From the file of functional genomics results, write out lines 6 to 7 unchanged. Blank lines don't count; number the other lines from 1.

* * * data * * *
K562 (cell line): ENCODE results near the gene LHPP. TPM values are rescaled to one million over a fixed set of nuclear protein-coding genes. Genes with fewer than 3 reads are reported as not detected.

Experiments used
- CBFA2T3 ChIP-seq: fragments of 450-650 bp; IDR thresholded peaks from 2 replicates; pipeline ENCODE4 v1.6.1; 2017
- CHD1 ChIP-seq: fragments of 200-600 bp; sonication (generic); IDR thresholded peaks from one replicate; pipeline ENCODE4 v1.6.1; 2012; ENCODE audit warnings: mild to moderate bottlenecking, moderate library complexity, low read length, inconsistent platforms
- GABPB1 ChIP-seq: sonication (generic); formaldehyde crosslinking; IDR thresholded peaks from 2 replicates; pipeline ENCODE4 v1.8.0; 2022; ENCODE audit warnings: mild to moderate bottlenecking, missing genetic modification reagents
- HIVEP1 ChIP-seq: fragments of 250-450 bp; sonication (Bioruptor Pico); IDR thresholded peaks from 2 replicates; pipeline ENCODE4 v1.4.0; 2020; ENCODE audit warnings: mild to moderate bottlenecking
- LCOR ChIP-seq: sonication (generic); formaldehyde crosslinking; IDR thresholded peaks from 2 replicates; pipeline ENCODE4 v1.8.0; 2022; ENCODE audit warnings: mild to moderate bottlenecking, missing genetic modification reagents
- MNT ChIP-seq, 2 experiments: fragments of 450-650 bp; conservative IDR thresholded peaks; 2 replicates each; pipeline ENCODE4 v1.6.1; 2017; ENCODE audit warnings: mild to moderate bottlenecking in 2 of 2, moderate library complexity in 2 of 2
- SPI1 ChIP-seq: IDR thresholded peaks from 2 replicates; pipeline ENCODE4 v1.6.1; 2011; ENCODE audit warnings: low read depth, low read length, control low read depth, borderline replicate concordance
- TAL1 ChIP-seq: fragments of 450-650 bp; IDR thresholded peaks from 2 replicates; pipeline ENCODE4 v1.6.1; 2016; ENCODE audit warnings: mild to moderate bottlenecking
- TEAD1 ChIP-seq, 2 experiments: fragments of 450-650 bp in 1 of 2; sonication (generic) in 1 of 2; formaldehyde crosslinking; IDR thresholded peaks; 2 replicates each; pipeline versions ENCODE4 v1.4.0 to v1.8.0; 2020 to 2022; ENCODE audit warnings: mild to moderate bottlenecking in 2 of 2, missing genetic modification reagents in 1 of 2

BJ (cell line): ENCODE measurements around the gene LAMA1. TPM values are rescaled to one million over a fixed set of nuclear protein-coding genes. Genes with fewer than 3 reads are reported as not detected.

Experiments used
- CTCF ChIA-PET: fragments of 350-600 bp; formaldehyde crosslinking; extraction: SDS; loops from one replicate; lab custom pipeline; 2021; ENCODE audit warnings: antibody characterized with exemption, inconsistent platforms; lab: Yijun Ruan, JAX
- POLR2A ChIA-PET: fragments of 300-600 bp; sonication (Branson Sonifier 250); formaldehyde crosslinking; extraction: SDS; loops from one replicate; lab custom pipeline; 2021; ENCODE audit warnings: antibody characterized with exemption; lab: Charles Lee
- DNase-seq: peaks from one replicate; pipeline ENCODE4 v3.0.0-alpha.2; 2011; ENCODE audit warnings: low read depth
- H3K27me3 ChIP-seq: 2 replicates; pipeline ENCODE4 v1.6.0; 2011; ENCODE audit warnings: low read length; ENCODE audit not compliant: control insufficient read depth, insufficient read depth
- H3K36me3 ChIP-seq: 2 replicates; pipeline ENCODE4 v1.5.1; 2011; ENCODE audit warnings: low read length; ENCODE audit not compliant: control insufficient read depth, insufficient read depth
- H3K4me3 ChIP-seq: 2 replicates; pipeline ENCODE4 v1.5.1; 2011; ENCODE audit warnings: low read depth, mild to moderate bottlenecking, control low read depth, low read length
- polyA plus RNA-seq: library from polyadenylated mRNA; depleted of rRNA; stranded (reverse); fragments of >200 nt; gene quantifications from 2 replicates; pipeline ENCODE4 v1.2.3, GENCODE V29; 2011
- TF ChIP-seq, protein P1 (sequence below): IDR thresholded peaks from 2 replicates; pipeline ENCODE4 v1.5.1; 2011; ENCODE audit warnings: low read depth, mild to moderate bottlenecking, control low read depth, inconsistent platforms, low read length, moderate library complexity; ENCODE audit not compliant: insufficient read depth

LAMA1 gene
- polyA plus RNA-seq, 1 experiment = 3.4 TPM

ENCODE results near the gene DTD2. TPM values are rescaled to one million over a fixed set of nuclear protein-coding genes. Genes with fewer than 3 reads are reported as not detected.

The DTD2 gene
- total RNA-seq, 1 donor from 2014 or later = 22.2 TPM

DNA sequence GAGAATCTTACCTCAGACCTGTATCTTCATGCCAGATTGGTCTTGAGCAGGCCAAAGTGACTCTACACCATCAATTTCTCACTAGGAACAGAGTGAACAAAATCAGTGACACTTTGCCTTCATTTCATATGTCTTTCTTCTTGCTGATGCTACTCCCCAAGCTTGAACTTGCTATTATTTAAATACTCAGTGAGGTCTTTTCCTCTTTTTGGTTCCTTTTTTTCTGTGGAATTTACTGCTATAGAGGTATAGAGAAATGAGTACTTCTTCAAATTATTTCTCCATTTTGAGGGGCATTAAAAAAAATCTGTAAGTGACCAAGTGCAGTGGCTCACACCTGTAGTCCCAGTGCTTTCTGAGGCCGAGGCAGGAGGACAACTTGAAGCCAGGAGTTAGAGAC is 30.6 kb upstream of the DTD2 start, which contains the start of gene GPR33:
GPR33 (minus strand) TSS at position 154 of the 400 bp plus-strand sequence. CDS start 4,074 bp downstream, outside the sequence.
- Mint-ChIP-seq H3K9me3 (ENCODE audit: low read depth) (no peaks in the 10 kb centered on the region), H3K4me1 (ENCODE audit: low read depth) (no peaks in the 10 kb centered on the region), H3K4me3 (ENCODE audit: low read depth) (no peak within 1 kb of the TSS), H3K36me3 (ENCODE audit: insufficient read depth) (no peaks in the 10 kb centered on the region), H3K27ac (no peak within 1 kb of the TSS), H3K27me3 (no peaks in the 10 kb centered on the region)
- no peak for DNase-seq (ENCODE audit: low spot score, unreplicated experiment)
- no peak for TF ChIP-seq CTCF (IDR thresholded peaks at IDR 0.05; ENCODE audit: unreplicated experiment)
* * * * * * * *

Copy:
- HIVEP1 ChIP-seq: fragments of 250-450 bp; sonication (Bioruptor Pico); IDR thresholded peaks from 2 replicates; pipeline ENCODE4 v1.4.0; 2020; ENCODE audit warnings: mild to moderate bottlenecking
- LCOR ChIP-seq: sonication (generic); formaldehyde crosslinking; IDR thresholded peaks from 2 replicates; pipeline ENCODE4 v1.8.0; 2022; ENCODE audit warnings: mild to moderate bottlenecking, missing genetic modification reagents